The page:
Lawmakers are questioning the legality of a proposal to change impound rules on unlicensed drivers in Los Angeles.
Police Chief Charlie Beck had been seeking a more relaxed approach for unlicensed drivers. For them, Beck wants to allow the vehicle’s owner to retrieve it as soon as the next day, instead of waiting for the mandated 30-day hold, which can lead to fees of over $1,000. Beck says reducing impound numbers would improve public safety and provide incentives for offenders to obtain vehicle insurance. He specified that this policy would only apply to people who have never had a California license, excluding those who have had their licenses suspended or revoked.
Beck’s hopes that the law would take effect soon, however, have been held back by a nonpartisan state agency that issued a report examining the proposal's legitimacy. The report concluded that an officer is required by law to invoke a 30-day hold on an impounded vehicle whose driver has never been licensed.
According Ira Melman, media director of the Federation of American Immigration Reform, the impound law should remain as is. To Melman, easing the harshness of car impounding policies will cause issues of road safety.
“You catch people driving without a license, there has to be meaningful consequences. That's the way we enforce most laws, that's why most people, we see the highway patrol, we take our foot off the gas, because we know there are going to be meaningful consequences when they're caught,” he said.
Some immigration activists and the ACLU are angered by the hold on impound reform; they say it’s unfair to undocumented immigrants who cannot receive licenses in California. Los Angeles Civil Rights and Criminal Defense Attorney Cynthia Anderson-Barker said that the fines accrued from citations are too much of an economic toll on undocumented drivers.
“When your car is impounded for 30 days and you go back to pick it up with a licensed driver, you're paying about $1,500. Then you've been cited into traffic court for a moving violation or the reason you were stopped, and also driving without a license,” she said. “You're paying off a ticket over $500, a huge problem economically for folks. I don't believe the person is going to go back and drive.”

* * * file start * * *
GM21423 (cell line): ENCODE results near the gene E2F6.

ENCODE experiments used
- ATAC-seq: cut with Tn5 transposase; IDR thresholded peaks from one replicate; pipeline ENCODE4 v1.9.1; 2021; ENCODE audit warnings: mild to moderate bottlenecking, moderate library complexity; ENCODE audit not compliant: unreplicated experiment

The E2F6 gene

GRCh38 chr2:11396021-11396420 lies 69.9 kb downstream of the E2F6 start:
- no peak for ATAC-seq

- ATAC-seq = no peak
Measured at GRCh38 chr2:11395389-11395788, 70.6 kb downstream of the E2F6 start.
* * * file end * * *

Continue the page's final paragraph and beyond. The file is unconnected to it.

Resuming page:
Barker added that allowing everyone to get a license would solve public safety issues. “Prior to 1994, anyone, regardless of legal status, could get a driver’s license and that's great. That was good for public safety. People had to pass a road test and a written test,” she said.
But Melman said that impounding reform would weaken immigration laws, and state and local governments should not be involved in federal issues.
“The irony here is that [undocumented drivers] lose the ability to get to jobs that it's illegal for them to have in the first place. Under federal law, they are barred from workng here in the United States. And so what Los Angeles is saying is, ‘We are going to try and make it more convenient for you to go on violating federal immigration law.’”
To Melman, the driver’s license symbolizes more than someone’s ability to navigate the road. “What document do you use when you get on an airplane? What document do you use when you go into a federal building?” he said. “People have to be able to demonstrate that they are legal residents of the United States. Otherwise, all we're doing is validating perhaps the false identifications that people come into the DMV with.”
What are the conclusions of the report? Why the delay? Is Beck’s proposal possibly illegal? How does Los Angeles compare to other cities with reformed impound rules?
Ira Melman, media director of FAIR, the Federation of American Immigration Reform
Cynthia Anderson-Barker, Civil Rights and Criminal Defense Attorney in Los Angeles and Member of the National Lawyers Guild (NLG)